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Watch Terry Gilliam’s Three-Hour Opera ‘Benvenuto Cellini’

Written by on June 22, 2015 

terry gilliam benvenuto cellini

For a director who sometimes goes years without much of any word on what’s coming next, Terry Gilliam has been awfully active as of late. To follow-up his severely underseen The Zero Theorem, he’s preparing to finally, at long last, commence shooting on The Man Who Killed Don Quixotehe only needed a major corporation’s new business model to make it work! — and, also with the support of Amazon, a miniseries based on the long-gestating screenplay The Defective Detective. In addition to all of this, Arte (via The Playlist) are streaming his three-hour rendition of Hector Berlioz‘s opera, Benvenuto Cellini, which is described by the English National Opera as “a tale of thwarted love, elopement, intrigue, disguise, and mistaken identity, which also features dazzling visual set pieces including a wild Mardi Gras carnival.”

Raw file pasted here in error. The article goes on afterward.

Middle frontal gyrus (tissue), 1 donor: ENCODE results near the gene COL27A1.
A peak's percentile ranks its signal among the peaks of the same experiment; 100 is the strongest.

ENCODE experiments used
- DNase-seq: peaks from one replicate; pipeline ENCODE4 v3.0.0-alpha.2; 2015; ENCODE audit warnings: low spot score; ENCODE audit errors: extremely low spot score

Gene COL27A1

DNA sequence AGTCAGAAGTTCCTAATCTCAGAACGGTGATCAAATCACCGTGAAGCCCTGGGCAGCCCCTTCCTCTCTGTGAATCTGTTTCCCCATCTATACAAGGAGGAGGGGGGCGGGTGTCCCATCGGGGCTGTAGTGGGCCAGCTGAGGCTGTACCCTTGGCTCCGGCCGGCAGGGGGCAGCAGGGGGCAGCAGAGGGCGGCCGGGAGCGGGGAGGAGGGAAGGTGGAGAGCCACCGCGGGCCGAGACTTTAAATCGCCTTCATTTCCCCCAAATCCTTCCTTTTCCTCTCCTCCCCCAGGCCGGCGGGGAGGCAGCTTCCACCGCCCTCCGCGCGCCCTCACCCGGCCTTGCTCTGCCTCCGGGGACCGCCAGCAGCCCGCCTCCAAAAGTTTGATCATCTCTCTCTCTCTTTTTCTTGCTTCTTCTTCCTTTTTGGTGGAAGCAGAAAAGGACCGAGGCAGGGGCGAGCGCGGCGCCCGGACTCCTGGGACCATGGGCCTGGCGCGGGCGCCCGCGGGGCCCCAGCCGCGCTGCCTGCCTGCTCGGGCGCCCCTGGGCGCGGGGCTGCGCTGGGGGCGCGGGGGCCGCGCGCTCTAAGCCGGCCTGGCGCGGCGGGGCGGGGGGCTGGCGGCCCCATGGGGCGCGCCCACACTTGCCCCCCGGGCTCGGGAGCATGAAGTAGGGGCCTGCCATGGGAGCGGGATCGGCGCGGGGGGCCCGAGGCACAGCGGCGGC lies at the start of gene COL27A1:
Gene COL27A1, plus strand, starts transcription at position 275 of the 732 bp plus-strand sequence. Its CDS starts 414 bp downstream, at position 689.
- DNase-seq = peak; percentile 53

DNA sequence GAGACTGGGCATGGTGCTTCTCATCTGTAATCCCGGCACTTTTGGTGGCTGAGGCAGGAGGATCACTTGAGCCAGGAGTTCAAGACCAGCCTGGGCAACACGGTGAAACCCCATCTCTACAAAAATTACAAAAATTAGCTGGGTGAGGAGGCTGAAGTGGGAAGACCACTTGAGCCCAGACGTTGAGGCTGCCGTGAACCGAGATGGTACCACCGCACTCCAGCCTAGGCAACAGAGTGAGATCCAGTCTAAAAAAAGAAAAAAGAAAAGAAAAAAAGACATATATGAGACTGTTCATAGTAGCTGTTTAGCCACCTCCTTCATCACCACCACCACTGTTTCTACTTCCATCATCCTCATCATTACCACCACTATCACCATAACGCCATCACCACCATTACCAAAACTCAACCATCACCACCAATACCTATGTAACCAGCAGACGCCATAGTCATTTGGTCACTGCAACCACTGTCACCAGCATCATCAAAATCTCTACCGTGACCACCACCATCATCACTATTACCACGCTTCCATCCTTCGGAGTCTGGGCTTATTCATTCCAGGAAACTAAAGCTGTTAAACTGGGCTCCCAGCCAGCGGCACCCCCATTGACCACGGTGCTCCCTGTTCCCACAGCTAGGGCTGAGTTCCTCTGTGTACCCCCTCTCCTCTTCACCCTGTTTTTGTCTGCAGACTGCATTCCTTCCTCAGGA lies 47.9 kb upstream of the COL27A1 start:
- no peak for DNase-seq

It’s hardly any surprise that, on the page alone, this would attract Gilliam. But what truly makes Cellini a work of his own is its visual approach. Although there can’t be any fish-eye lenses and roving cameras — a compromise with regard to the latter: no one stays still, ever, thus requiring more camera movement than the average filmed play — it’s still within his power to design another garish world, set- and costume-wise, and he exploits this power to fairly significant ends. Based on what I’ve peeked at and, more broadly, my generally positive impression of Gilliam’s work, I think it’s fair to say that fans will not be disappointed.

Watch the whole thing below (which, as a warning, auto plays):


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